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What I Desire

[This is Edward James Olmos, not Alan Watts. If you’ve seen this movie, then you probably already know why I posted this picture]

Last week I posted a voice-over of Alan Watts thinking out loud about what it might look like for someone to do what they desire. He says thinks like: What do you desire? What makes you itch? What sort of a situation would you like? 

Shortly I after I posted this a friend called me out. He said, “so, let’s have it, Aaron. What do you desire? What makes you itch?”

I should have known. 

First of all, learning to answer that question has never been easy. I used to say I desired things like a community house like The Simply Way, or that I desired to live incarnationaly toward those I lived amongst. But what I was really saying was that I wanted to live as such. My desires were instead for community, acceptance, and justification for a faith I wanted to believe so ardently in. 

I’m not a philosopher, but here’s what I think about desire.

Desires evolve. They change, but they are also interconnected. They are all in some way loosely attached to something deep inside of us, like telephone poles that string our minds, hearts, and souls together, like connecting small towns with one another.

Desires are not wants, however. They are related, but not the same.

They start small, as most desires do. As babies, for the vast majority of us, all we desire is comfort (though we don’t know we do). It is innate, and natural. Life is bright, cold, wet, and our stomachs hurt. We don’t know that we want to satisfy our hunger, or that we want a blanket to make us warm. We just know that presently things suck. We desire for life not to be so uncomfortable.

As toddlers and as small children some of our greatest desires might be for the affection and attention of our caretakers. We aren’t aware that we want our dad’s to nod, smile, and respond with something positive, or that we want our mother’s to hug, kiss, and feed us. All we know is that when we speak we like it when our parent’s respond.

For me, when I got into elementary school and in to junior high, I desired acceptance. I wanted girls to whisper about me, I wanted for the kids I played ball with to think I was the next Michael Jordan, and I wanted my skateboarding friends to think I was something unprecedented. More than anything though, I wanted to be someone that made other people say, “wow, that guy does it different, and he does it really, really well.”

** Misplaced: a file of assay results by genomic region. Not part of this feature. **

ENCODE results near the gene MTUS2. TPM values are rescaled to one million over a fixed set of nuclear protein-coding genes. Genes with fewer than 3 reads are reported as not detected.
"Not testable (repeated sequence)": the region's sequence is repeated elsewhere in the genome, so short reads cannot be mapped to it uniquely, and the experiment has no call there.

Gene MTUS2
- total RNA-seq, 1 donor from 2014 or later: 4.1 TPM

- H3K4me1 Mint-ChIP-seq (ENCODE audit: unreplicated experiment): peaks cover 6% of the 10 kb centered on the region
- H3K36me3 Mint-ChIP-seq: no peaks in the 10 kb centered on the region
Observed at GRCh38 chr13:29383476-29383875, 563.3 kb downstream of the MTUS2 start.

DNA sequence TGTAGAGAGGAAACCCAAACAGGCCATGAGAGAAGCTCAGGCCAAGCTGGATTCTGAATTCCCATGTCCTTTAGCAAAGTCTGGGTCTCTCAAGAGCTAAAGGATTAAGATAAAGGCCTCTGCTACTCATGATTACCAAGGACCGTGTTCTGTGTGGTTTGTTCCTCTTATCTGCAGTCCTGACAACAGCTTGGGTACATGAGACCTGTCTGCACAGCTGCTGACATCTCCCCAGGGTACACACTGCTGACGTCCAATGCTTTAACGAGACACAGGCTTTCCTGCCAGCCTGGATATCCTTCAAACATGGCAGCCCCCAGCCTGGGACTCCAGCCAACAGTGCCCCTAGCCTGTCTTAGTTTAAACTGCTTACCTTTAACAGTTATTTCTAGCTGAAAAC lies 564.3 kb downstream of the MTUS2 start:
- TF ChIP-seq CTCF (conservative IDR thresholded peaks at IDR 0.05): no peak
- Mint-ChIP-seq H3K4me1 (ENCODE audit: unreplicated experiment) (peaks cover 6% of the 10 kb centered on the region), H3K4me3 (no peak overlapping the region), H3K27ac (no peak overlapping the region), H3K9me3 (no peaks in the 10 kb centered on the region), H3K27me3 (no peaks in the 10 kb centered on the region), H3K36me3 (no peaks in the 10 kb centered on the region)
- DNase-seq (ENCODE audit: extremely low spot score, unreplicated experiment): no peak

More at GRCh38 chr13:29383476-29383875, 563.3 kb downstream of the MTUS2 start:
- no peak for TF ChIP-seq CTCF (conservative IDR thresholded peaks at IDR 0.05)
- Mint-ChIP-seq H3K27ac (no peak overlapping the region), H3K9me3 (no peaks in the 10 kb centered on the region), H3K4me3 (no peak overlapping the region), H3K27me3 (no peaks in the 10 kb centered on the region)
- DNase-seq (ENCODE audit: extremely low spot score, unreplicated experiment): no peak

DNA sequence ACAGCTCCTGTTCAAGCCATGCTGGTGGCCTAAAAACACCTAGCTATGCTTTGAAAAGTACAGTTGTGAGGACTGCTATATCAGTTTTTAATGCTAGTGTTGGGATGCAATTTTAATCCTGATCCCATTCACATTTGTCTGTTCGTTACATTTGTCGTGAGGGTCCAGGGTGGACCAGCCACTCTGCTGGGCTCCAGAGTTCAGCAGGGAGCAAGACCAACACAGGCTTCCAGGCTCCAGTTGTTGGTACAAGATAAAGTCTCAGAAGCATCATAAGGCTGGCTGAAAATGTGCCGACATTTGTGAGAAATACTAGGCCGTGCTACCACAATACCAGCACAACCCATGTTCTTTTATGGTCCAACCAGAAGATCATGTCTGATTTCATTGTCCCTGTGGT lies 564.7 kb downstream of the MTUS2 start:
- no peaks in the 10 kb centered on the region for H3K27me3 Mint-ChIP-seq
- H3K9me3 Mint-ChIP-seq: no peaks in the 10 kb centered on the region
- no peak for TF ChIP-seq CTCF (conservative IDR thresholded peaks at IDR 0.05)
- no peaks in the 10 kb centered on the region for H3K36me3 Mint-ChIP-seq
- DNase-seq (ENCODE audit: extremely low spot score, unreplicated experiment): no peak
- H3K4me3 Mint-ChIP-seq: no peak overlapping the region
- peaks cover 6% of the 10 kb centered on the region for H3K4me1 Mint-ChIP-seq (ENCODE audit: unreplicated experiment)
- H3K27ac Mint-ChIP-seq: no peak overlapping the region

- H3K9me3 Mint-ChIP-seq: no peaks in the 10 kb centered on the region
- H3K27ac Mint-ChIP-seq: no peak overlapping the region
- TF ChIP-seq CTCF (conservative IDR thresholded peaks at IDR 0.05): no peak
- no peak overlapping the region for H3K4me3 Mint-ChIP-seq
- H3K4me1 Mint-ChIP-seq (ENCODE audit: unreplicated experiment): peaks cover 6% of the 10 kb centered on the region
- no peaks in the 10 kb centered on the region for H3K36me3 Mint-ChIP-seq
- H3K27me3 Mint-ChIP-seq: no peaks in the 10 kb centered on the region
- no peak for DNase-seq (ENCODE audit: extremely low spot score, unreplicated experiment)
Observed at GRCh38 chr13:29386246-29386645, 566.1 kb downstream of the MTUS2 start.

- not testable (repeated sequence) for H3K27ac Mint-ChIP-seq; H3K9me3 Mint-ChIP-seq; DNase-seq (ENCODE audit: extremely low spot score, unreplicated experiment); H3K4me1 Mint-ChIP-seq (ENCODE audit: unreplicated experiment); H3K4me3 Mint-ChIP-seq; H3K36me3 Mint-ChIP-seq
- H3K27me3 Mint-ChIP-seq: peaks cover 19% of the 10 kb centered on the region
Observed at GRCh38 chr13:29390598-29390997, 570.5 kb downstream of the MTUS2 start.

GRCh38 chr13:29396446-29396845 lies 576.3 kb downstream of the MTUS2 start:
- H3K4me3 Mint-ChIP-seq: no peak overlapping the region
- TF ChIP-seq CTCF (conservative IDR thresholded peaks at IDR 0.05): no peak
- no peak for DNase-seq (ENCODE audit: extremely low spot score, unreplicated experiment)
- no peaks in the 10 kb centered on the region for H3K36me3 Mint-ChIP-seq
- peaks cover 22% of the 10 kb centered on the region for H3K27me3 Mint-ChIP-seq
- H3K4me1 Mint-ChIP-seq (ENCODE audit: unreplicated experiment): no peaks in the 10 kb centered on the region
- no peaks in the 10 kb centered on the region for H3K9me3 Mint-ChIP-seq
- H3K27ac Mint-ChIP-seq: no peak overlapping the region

In high school I desired at least two things. First, I still desired acceptance. I still wanted my friends to think I was funny, and my teachers to think I was genuinely trying. Second, I desired respect. I wanted, for the first time in my life, for people to listen to what I had to say, and I when I became a captain of my cross country team, I wanted younger runners to want to follow me.

In college it was the desire to be loved and then the desire to find ways to give my love away. This meant, if I could manage to get my friends, my college pastor, and my girlfriend to love me by wanting for myself the things they thought were worthwhile dreams, then I would do them. So I wanted to learn to teach high school English, I wanted to become a pastor, and I wanted to get a working-stiff job doing whatever so that I could begin to provide for the girl I intended to make my wife. But giving my love away felt right too, so at the same time, I found ways to get involved with feeding homeless people. I learned how to fix tattered homes for folks with no money. I leant a thousand ears and hearts to people who needed someone to listen. I always wanted to be the guy who people knew would listen.

Desires evolve because they are all in some way loosely attached to something deep inside of us. 

Since college my desires have continued to shift. But in doing so, I am starting to see them converge with each other more and more.  For example, my desire for a healthy and creative form of expression is manifest in my want to be a writer. At the same time, my college-borne desire to give love away, met with wanting to be a writer, causes me to want to ask serious questions about how I might write in a way that gives love away.

So, if it all came down to answering the question, perhaps my response will leave you underwhelmed. My desires over the years always seem to come back to people. People have always been within my desires, whether the want has been to be loved by, to create community with, to host for, to receive from, or like today, to tell stories of.

I would love to hear your thoughts. What do you desire, and even, what do you want? Feel free to respond here, on your blog, on Facebook, and be sure to tag me!

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